Sarcoma

Conservative cricoid surgery for chondrosarcoma: A case report

February 12, 2014     Elena Gaio, MD; Giandomenico Maggiore, MD; Alessandra Canesso, MD; and Riccardo Artico, MD
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Abstract

We present the case of a 39-year-old man who presented with hoarseness and progressively worsening dyspnea. Findings on laryngoscopy and computed tomography strongly suggested the presence of a chondrosarcoma. The patient underwent open surgery for removal of the lesion with wide margins. Reconstruction was carried out with two segments of costal cartilage. Laryngeal chondrosarcomas are rare, malignant, usually well-differentiated neoplasms that should be treated with conservative surgery. Recurrences should be treated more aggressively.

Synovial sarcoma of the parapharyngeal space

December 20, 2013     Jagdeep Singh Virk, MA, MRCS; Dhafir Al-Okati, FRCPath; Hesham Kaddour, FRCS ORL-HNS
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Tonsillar Kaposi sarcoma in a patient with membranous glomerulonephritis on immunosuppressive therapy

July 21, 2013     Nabeel Al-Brahim, FRCPC; Ashraf H. Zaki, MD; Khaled El-Merhi, MD; Mahmoud S. Ahmad, MD
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Abstract

Kaposi sarcoma is a malignant vascular neoplasm uncommonly seen in immunosuppressed patients. Herein we report an unusual case of tonsillar Kaposi sarcoma in a patient with membranous glomerulonephritis treated with prednisolone and cyclosporine. The patient presented after 10 months of starting the treatment with a tonsillar mass. Histological examination was typical of monomorphic spindle cell proliferation with slit-like vascular channels. The tumor cells expressed CD34, D2-40 and positive nuclear stain for HHV-8. Kaposi sarcoma is associated with immunosuppression and rarely occurs in the tonsil. Clinicians should be aware of this rare presentation of Kaposi sarcoma.

Osteosarcoma

July 21, 2013     Lester D.R. Thompson, MD
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Osteosarcoma affects the mandible and the maxilla differently, with mandibular tumors tending to arise from the body of the mandible while maxillary tumors arise from the alveolar ridge and sinus.

Synovial sarcoma of the larynx treated by supraglottic laryngectomy: Case report and literature review

July 21, 2013     Kuauhyama Luna-Ortiz, MD; Ana Maria Cano-Valdez, MD; Isabela Werneck da Cunha, MD; Adalberto Mosqueda-Taylor, DDS
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Abstract

We describe a case of synovial sarcoma of the larynx, and we discuss the use of fluorescence in situ hybridization (FISH) in confirming the diagnosis. The patient was a 21-year-old woman who presented with a recurrence of a previously resected supraglottic tumor of the aryepiglottic folds. A horizontal supraglottic laryngectomy was performed, and the 0.5-cm tumor was resected. Histopathologic study suggested that it was a biphasic malignant tumor compatible with a synovial sarcoma. The diagnosis of synovial sarcoma was confirmed by FISH immunohistochemistry with the use of an SYT break-apart probe. The patient recovered satisfactorily, but at follow-up 5 years and 4 months later, tumoral activity was evident in the left side of the neck. A biopsy found that 5 lymph nodes contained a metastasis of the synovial sarcoma. Again, a bilateral neck dissection was performed, and it revealed that 16 of 16 right-side nodes and 36 of 36 left-side nodes were negative. Two months later, the patient received 46 Gy of radiotherapy in 23 sessions. She remained free of disease during 2 more years of follow-up. Synovial sarcoma of the larynx is a rare entity. Organ preservation seems to be indicated in these cases. The histologic diagnosis may be difficult. In this case, the identification of a genetic mutation corroborated the diagnosis.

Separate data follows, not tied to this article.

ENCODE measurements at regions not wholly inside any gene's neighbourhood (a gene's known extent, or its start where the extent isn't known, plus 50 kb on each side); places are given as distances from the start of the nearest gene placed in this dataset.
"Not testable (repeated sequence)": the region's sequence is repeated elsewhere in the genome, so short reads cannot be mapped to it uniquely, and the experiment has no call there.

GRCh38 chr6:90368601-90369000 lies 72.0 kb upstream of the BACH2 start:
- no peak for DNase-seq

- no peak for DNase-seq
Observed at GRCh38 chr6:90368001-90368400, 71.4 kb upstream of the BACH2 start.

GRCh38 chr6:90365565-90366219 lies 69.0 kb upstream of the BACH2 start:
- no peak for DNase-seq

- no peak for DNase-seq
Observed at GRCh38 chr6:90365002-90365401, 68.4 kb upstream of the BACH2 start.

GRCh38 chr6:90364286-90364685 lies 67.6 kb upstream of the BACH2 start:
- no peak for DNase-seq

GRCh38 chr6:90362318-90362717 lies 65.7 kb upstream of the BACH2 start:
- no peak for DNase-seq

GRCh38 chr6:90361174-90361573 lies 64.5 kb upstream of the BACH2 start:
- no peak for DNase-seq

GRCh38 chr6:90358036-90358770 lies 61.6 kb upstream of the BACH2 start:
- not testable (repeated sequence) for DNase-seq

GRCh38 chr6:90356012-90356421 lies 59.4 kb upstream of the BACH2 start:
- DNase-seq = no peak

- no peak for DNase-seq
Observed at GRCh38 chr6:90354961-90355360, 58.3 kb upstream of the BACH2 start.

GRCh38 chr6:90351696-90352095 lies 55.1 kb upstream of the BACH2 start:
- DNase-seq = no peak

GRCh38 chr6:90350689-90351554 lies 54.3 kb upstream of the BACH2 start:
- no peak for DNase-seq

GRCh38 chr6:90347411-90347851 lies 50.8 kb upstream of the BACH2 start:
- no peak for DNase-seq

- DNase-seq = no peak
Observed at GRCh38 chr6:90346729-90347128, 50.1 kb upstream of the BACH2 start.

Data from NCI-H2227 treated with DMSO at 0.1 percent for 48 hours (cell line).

Extraosseous Ewing sarcoma and peripheral primitive neuroectodermal tumor of the thyroid gland: Case report and review

April 17, 2013     Magdalena Chirila, MD, PhD; Mihaela Muresan, MD; Elisabeta Ciuleanu, MD, PhD; and Marcel Cosgarea, MD, PhD
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Abstract

The Ewing family of tumors and peripheral primitive neuroectodermal tumor (pPNET) represent different manifestations of the same entity. Immunohistochemical and cytogenetic studies suggest that these tumors have a common origin. Ewing sarcoma is more common in bone, while pPNET is more common in soft tissues. Extraosseous Ewing sarcoma (EoES) is rare. We present the case of a 48-year-old man who presented with acute obstructive respiratory failure secondary to a large thyroid swelling. The patient was initially diagnosed with giant B-cell non-Hodgkin lymphoma and treated with chemotherapy. However, subsequent immunohistochemical staining of biopsy specimens revealed that the patient actually had EoES/pPNET of the thyroid gland. We performed a nearly complete surgical resection of the tumor plus a total laryngectomy and resection of five tracheal rings. However, the patient died of a cerebral metastasis 1 month later after he had completed one cycle of postoperative chemotherapy.